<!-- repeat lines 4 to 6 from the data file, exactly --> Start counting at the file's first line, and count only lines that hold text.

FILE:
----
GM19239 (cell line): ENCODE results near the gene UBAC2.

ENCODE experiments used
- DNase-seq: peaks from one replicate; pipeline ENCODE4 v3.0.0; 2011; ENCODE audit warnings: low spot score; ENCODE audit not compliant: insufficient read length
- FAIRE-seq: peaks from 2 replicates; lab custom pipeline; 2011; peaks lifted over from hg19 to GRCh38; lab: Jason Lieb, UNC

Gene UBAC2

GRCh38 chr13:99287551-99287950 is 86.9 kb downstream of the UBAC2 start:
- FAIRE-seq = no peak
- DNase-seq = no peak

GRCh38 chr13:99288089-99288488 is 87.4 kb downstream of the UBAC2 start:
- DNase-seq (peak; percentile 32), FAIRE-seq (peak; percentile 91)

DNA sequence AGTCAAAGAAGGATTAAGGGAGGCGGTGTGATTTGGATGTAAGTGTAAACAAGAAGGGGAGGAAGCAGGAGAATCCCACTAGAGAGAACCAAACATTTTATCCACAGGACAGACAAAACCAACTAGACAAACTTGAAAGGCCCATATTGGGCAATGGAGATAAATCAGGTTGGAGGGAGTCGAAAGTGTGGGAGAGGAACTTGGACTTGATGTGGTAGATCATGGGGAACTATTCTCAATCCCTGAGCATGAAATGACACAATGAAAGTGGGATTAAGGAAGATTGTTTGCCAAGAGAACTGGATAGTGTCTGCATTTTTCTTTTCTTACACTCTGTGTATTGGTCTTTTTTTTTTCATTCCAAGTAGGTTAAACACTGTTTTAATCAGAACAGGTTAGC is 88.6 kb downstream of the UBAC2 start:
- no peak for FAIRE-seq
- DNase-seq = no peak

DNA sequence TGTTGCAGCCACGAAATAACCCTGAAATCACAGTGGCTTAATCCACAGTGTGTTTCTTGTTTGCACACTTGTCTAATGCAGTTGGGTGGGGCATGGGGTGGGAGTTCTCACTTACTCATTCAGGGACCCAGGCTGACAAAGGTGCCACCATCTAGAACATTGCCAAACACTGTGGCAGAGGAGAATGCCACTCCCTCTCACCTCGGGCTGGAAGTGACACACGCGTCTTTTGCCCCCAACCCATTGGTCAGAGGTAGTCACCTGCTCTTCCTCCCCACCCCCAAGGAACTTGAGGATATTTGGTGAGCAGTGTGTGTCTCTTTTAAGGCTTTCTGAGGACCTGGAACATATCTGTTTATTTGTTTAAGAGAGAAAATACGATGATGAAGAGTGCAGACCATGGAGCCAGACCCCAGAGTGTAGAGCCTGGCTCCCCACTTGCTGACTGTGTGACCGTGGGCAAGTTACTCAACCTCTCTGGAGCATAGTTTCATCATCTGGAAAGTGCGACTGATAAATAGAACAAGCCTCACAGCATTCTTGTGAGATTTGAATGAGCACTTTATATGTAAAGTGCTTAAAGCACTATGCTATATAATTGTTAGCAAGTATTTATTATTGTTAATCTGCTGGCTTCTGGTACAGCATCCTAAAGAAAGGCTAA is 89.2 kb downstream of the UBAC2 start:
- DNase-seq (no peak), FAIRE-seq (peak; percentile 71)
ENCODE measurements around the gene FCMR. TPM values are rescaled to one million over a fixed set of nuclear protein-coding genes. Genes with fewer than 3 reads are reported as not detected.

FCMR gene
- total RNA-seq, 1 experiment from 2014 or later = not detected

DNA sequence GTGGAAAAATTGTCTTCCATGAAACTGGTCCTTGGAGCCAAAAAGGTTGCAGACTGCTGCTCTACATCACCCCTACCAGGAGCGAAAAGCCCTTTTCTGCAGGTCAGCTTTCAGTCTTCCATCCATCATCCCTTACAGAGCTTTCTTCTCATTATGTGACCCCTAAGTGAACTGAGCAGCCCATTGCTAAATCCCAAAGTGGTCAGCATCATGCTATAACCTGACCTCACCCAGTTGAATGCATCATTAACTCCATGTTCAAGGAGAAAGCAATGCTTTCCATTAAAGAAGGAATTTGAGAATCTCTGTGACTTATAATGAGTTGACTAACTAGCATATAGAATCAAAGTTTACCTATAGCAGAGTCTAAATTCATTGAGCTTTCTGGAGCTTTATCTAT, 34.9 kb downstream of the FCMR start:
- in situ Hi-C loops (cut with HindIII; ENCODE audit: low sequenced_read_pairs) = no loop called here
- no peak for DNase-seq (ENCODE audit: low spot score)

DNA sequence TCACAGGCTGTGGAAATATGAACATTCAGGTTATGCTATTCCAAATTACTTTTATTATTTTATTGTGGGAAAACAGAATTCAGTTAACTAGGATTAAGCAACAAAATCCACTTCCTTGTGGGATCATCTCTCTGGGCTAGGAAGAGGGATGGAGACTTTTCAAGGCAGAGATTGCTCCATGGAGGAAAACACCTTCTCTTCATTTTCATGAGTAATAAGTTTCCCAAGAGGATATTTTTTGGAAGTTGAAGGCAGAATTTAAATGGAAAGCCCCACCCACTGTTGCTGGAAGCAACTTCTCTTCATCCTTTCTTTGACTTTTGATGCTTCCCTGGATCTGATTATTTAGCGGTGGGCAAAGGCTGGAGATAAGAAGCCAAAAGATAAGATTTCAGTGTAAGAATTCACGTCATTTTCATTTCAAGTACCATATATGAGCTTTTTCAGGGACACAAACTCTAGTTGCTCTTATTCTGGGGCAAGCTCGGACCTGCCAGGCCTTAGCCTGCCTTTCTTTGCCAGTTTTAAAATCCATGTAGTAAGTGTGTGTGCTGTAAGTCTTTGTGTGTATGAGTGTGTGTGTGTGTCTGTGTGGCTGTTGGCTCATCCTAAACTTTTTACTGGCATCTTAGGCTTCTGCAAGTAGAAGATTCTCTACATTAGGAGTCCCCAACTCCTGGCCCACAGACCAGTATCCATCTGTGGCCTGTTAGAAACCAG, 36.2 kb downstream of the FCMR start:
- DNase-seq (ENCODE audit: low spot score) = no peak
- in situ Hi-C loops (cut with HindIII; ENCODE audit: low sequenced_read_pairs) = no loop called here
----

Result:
- FAIRE-seq: peaks from 2 replicates; lab custom pipeline; 2011; peaks lifted over from hg19 to GRCh38; lab: Jason Lieb, UNC

Gene UBAC2

GRCh38 chr13:99287551-99287950 is 86.9 kb downstream of the UBAC2 start: